Darker tones for darker times

January 2022 appears to be bringing with it more sombre greyness than just the weather. In truth the grey gloom of the weather and the pandemic has simply carried on from the end of last year into the beginning of this one. I remember when the news of Omicron first hit and, as is so often the case with me, the general mood of current affairs eventually filtered through and into my work.

When I began working on this large, 90 x 90 cm crepe de chine scarf in December I had intended the background to be entirely midnight blue.

Drawing out the basic design in gutta resist.

However, as I added other colours to the scarf the blue background didn’t feel dark enough.

The process of painting with dyes.

The blue, even as dark as it was, was not creating enough contrast to make the muted pinks and muted mouse browns as crisp and sharp as I wanted.

Pure black behind making seed heads more defined.

So, I got to work with the unadulterated black. Although, I frequently use small areas of black to achieve depth, it is a long time since I have used black for a background. I think you can see the difference it makes compared to the blue.

A large scarf like this takes some time for me to paint and, additionally, I had a break over Christmas when I cleared my studio to offer a comfy space for a large, visiting dog. When I returned to my work, I immediately saw that there seemed to be a gash in the design. It was not intentional. The order in which I had painted the colours had revealed this shape, gradually emerging running diagonally across the scarf as the pinks and reds were added.

A gash has appeared across the design.

At this point, and with the New Year fast approaching with hope in its wake, my mood changed and I felt I wanted the gash to be filled with soft colour.

Muted pinks making for a softer background.

The result was a background of the muted pinks with the seed heads painted with the mouse browns. I think you can see the line of the browns flowing diagonally from the top left to the bottom right of the scarf in this photo below.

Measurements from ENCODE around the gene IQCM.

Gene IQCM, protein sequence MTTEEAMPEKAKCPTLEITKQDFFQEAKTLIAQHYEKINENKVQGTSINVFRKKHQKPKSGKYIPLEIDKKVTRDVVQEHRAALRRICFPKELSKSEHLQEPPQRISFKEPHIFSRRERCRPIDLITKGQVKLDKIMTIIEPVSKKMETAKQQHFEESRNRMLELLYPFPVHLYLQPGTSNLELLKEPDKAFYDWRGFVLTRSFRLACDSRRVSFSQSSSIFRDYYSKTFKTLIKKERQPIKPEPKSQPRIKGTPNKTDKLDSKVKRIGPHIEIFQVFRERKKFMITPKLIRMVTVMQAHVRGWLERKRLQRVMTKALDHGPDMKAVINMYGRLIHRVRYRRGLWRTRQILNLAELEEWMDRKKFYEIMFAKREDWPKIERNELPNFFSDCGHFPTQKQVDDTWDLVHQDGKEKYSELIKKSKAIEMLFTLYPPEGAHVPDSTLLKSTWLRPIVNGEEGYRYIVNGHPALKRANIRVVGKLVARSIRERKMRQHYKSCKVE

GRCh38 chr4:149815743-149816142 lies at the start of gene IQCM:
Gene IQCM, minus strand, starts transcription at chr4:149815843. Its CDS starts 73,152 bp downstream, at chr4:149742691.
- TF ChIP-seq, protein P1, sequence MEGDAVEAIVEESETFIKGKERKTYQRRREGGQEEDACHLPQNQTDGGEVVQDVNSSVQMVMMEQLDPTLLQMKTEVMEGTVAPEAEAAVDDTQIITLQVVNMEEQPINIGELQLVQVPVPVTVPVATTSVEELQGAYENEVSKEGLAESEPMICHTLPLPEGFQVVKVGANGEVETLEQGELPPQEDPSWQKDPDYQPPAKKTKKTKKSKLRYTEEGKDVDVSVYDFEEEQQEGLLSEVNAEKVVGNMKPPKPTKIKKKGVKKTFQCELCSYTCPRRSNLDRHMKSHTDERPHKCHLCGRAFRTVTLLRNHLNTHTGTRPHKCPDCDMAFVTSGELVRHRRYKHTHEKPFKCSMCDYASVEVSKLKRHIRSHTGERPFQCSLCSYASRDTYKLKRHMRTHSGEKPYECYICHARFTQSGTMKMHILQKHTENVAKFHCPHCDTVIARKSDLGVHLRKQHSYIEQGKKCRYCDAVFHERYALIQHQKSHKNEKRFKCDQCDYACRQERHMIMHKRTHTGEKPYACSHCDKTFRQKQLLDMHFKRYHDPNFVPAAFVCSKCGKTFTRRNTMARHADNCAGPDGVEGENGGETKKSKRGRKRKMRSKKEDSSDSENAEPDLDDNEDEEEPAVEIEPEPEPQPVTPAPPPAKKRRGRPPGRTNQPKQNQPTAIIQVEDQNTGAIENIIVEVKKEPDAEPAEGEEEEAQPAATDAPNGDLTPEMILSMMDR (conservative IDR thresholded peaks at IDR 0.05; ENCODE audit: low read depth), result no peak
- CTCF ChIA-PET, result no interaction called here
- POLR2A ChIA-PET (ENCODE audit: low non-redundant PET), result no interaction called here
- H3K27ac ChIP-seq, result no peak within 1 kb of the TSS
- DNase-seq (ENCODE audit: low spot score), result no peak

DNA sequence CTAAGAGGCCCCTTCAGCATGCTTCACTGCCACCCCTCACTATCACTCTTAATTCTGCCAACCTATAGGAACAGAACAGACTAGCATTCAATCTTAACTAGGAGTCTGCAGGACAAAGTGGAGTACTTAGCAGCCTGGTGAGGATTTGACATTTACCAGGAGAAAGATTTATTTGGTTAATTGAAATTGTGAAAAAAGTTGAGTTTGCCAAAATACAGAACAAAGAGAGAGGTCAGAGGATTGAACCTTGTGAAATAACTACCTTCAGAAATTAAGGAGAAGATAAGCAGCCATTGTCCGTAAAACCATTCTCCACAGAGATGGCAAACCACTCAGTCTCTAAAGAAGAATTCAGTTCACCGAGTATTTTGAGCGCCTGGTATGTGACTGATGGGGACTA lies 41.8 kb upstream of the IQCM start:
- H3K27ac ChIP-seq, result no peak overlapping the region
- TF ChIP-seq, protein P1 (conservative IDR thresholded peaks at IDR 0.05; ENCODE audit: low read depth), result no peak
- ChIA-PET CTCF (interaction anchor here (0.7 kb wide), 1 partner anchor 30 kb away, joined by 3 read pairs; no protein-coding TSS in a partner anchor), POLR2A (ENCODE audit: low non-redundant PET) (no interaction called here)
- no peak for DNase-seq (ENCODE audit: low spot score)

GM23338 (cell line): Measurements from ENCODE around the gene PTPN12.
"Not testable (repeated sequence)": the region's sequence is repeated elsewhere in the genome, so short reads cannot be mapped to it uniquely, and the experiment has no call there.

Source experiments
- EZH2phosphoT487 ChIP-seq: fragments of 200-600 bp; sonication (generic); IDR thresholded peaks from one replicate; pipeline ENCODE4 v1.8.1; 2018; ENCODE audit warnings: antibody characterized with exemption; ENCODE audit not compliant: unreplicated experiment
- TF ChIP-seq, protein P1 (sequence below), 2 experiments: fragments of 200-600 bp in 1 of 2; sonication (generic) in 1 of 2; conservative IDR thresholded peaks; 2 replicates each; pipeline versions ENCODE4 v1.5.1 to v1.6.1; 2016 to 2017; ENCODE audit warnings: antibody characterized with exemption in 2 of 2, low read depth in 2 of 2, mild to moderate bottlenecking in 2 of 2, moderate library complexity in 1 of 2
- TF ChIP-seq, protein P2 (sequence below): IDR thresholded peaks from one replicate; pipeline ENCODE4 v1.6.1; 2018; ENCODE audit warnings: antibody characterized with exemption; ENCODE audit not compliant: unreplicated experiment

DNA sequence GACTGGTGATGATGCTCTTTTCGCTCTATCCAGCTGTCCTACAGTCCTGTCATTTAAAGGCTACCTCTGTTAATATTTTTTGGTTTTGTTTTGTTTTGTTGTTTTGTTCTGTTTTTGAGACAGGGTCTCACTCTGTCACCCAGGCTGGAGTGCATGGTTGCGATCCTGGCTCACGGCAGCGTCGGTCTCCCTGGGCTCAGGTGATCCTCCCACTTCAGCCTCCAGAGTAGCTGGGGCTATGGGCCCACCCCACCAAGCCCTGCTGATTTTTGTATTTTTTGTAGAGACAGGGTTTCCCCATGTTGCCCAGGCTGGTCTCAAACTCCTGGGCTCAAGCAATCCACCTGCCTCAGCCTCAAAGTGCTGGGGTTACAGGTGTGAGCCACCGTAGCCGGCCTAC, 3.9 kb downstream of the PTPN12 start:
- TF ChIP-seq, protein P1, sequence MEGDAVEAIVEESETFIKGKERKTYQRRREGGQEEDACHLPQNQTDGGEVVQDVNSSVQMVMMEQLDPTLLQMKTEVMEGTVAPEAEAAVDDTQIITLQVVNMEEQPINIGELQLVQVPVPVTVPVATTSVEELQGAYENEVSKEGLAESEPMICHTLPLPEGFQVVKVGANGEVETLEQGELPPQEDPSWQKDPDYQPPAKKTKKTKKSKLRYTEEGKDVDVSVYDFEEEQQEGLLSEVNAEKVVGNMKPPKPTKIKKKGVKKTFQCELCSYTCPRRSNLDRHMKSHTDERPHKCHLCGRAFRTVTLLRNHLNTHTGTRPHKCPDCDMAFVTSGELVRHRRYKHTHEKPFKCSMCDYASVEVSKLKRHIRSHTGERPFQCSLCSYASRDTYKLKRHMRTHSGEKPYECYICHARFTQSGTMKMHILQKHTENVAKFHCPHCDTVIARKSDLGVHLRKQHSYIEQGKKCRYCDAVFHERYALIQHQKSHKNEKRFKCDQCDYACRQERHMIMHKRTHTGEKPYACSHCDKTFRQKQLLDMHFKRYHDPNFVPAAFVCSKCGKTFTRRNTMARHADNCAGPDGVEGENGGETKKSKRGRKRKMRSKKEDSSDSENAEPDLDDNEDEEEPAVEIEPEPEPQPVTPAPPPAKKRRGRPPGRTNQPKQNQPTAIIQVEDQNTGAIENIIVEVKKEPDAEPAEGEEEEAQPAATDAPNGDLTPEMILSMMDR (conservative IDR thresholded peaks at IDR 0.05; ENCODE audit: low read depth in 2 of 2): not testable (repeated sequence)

The painting is finished and the scarf is ready for steaming.

With the scarf completed it is clearer to see how much black I’ve ended up using. Dark and moody, yet with more pink than I planned when I changed the blue for black. I guess the daylight hours are increasing and maybe Omicron is not as bad as it was first considered and the result is a little more colour and a little less black.

The scarf has now been steamed and photographed and added to my shop, and as usual, the photos don’t really give an accurate portrayal of the piece. I must say that considering the times in which it was painted, I at least, am very happy with the finished scarf. In truth and unexpectedly it’s turned out to be one of my favourite pieces of work! Clouds . . . silver linings . . . and all that.

Author: agnesashe

Artisan, blogger and passionate East Anglian working from home.

15 thoughts on “Darker tones for darker times”

  1. I love these pieces where you describe your creative process. I guess a sombre palette is inevitable these days, though I’m glad that light dawned towards the end.

    1. Thank you. When I looked over my photos I couldn’t believe I could see these changes so easily. December was not a great month and I’m not a huge fan of Christmas, however we’ve blue skies and winter sunshine this morning, so not all bad. Hope you’ve got this crisp weather in Yorkshire.

    1. Thank you. Sometimes when I’m working it’s a struggle to pull together a design that’s decided to go off on its own. You know, that way in which authors say some of their characters take on their own trajectory. This time with this scarf I just went with it and, for once, it worked out on its own. I expect that sounds weird, but perhaps there was an invisible visiting muse!

  2. I love the final result, the whole thing is gorgeous. And even better is the journey this scarf took to completion and how it reflects your own journey. I enjoy knowing about this aspect of your work.

    1. Thank you. I expect you can relate to how you’re feeling directly affecting what you’re working on. I guess this is quite common to all creative activities and why reproducing identical pieces is virtually impossible.

  3. I wonder if people ever buy your scarves and then frame them as a wall hanging? I did that with a Hungarian folkloric embroidery which was meant for a coffee table cover. This is stunning, and reflects so much of you. I always love the insight into the process.

    1. You know, I don’t think so. I’ve only had a little feedback and it’s been mostly about the colours and wearing the scarves. Having said that, somebody somewhere does have three pieces (90 x 90 cm) of my silk art professionally mounted as they were taken from my ex-husbands rental flat by a tenant when they left!

      1. That’s … I’m speechless! Surely there was some way of pursuing the tenant! Even retaining their rental bond wouldn’t have covered the value. Is it a form of flattery that they chose your work to clear off with?

      2. Oh, the tenant was long gone at the point my ex (who was living abroad at the time) realised the pictures had disappeared. And, you know what, I don’t think he could have cared less either!

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